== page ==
Day 1 :
Keynote: From Ebola what’s next - Hierarchy of microbicide resistance as a predictor of activity against emerging viruses
Time : 09:05-09:30
M Khalid Ijaz received DVM, MSc (Honours) from University of Agriculture, Faisalabad, Pakistan and completed Ph.D. in Microbiology and Immunology in 1985 at University of Ottawa, Canada. He did his post-doctoral work at the Vaccines and Infectious Disease Organization (VIDO), Canada. Currently, he’s Research Fellow at RB, Montvale, N.J. and Adjunct Associate Professor at The City University of New York (CUNY). His research focuses on human pathogenic microbial agents’ spread via the environment and mitigational role of hygiene agents. He is an active member of various scientific organizations including American for Microbiology, American Society for Virology, ASTM-International, Association of Professional for Infection Control and Epidemiology and International Society for Infectious Diseases.
A combination of factors has caused an upsurge in the emergence of infectious agents in the past few decades, with viruses representing nearly 67% of those recognized between 1980-2014; prominent among the newly discovered ones are the causes of AIDS, hepatitis C, pandemic influenza, Ebola virus and severe respiratory infections (e.g., SARS, Nipah, Hendra, MERS). Predictive modelling suggests that by 2020 another 10-40 new viruses will be discovered. Although vaccination, antiviral chemotherapy, control of insect vectors, screening of blood/tissues, and the use of barriers such as condoms can effectively interrupt virus dissemination, the use of microbicidal chemicals for environmental decontamination and hand hygiene in both domestic and institutional settings remains an essential preventive strategy to safe-guard public health. Consequently, national and international agencies including WHO emphasize the use of appropriate environmental surface disinfectants and antiseptics, in conjunction with proper hand hygiene, as essential and generic components of preventive strategies against viruses as well as other types of infectious agents. While most regulatory agencies normally register environmental surface disinfectants for sale based on testing against surrogate microbial agents, the U.S. Environmental Protection Agency (EPA) requires test data against each virus to be listed on product labels. Such a system makes selection of disinfectants difficult against emerging viruses. To address this, an interim guidance system against emerging viruses has been developed based on the known hierarchy of resistance/susceptibility of existing human pathogenic viruses to environmental surface disinfectants. This presentation will summarize this predictive approach and its applications to Ebola and other newly discovered viruses.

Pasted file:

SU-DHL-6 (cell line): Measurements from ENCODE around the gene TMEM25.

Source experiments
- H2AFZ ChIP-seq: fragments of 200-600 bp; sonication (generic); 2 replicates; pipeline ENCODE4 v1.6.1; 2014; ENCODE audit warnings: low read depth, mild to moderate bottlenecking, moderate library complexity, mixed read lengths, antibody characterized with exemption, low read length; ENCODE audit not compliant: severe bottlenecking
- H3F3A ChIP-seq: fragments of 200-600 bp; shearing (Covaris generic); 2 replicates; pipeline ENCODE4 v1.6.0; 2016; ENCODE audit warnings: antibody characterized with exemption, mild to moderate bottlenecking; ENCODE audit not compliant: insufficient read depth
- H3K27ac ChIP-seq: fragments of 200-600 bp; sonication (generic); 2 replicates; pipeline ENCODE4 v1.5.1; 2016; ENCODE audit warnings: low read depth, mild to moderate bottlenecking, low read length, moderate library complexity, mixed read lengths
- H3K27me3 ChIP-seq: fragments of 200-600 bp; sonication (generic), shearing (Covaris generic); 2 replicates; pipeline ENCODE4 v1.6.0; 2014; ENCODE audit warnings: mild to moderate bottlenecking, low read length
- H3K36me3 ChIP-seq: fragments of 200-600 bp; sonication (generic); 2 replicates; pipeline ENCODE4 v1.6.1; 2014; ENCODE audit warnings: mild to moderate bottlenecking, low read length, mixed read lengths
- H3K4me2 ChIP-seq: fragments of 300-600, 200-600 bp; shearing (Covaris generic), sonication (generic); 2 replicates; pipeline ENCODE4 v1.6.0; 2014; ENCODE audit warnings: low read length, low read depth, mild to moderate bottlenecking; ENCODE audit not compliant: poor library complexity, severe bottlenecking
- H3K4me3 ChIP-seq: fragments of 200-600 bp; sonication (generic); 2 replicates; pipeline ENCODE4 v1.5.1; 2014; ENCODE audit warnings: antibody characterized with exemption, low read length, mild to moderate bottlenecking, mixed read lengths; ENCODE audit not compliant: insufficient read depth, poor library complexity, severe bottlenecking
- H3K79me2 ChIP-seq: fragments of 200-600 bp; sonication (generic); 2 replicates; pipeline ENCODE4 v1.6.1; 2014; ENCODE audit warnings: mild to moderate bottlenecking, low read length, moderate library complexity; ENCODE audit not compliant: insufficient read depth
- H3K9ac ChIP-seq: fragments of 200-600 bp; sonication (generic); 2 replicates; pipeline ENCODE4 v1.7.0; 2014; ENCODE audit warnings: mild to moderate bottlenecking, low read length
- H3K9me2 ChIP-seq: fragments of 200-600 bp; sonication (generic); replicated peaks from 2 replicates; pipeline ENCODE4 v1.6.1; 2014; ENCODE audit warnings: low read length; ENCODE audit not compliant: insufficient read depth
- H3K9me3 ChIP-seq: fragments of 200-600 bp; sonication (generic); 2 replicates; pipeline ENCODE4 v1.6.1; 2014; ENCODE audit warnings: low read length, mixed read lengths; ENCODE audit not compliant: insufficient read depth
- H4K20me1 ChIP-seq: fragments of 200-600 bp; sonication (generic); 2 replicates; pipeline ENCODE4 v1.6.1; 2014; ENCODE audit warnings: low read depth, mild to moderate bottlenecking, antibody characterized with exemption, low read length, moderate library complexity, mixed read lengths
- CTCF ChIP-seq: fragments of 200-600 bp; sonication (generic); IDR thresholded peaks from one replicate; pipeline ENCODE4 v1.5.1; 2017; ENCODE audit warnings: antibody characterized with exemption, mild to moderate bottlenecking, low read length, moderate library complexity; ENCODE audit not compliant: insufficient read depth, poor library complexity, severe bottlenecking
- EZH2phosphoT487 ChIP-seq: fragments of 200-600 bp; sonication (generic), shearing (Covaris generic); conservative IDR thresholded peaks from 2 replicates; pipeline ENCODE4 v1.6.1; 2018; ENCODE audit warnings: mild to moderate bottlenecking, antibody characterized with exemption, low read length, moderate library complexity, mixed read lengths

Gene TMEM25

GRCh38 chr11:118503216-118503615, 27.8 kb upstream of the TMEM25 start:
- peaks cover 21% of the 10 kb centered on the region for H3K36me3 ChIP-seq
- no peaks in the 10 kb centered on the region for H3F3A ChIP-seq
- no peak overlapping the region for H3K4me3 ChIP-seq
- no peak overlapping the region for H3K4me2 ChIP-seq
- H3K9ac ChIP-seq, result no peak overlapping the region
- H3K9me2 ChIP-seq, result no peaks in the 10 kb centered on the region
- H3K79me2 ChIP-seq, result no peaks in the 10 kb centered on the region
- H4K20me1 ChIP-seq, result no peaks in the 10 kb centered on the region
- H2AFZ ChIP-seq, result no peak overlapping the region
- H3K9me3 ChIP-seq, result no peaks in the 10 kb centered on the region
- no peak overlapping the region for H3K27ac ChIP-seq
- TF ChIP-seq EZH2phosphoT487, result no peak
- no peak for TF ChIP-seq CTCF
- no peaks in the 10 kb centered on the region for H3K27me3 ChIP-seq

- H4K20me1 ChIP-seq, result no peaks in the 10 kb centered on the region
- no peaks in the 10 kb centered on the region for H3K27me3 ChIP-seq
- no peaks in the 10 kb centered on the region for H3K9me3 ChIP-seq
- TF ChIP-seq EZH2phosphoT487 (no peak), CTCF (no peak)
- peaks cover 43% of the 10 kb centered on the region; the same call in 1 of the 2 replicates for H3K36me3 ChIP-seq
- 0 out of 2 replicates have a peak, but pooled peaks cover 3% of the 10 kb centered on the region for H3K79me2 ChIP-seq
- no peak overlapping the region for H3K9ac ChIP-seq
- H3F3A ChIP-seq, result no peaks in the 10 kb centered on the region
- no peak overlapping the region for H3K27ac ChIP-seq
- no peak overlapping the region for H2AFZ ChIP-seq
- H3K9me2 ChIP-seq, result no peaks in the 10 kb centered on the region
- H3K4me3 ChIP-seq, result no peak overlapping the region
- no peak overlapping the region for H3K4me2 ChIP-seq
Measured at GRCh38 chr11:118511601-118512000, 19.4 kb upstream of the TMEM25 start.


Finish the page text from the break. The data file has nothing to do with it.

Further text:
University Hospital Luigi Sacco, Italy
Time : 09:30-09:55
Guido Norbiato has completed his MD at the age of 25 years from University of Studies in Milan-Italy. Postdoctoral studies, Specialty of Endocrinology and Metabolism, Qualification for University teaching, Assistant professor from the University of Studies of Milan. He moved to L. Sacco University Hospital of Milan where he became Chief of the Endocrinology and Metabolism unit and founded the Laboratory of endocrinology, after he became Director of the Department of Specialistic Diseases. He published more than 140 articles and publications in internationally referred journals regarding endocrinology, metabolism, and autonomic, immune, inflammatory, vascular systems. With impact factor 600, he edited two books on endocrinology and metabolism in HIV infection.
AIDS-related illnesses are no longer the primary threat, but a new set of HIV-associated complications has emerged resulting in a novel chronic disease that for many HIV-infected people will span several decades of life. Deterioration of crucial homeostatic mechanisms in such disease invariably results in activation of inflammatory mediators, chronic inflammation, cellular aging, loss in immunological function, increased susceptibility to diseases, alteration of metabolism, decrease of energy production and neuro-cognitive decline. Owing the complexity of the systems involved in such disease, substantial limitation of current therapeutic approach persists. We propose here a treatment with stem cells differentiation stage factors taken from zebrafish embryos which are able to regulate in different, specific way the genes expression of normal and pathological stem cells. Exposure to early developmental stage of zebrafish embryo growth and differentiation factors may enhance stem cell expression of multipotency and activate both telomerase-dependent and -independent antagonists of cell senescence. Factors taken from late stages of cell differentiation can be used to control cell proliferation of tumor cells. All factor networks are able to prevent neuro-degeneration and other degenerative phenomena present in chronic diseases and to maintain the homeostasis of neuro-endocrine-immune- metabolic mechanisms disrupted by stress and other threatening situation . Our research aims to provide novel insight regarding the potential combination of epigenetic reprogramming mechanisms in controlling plasticity and pluripotencies of stem cells population and define stem cells differentiation factors capable in repairing different pathological stem cells which are at the origin of many chronic diseases.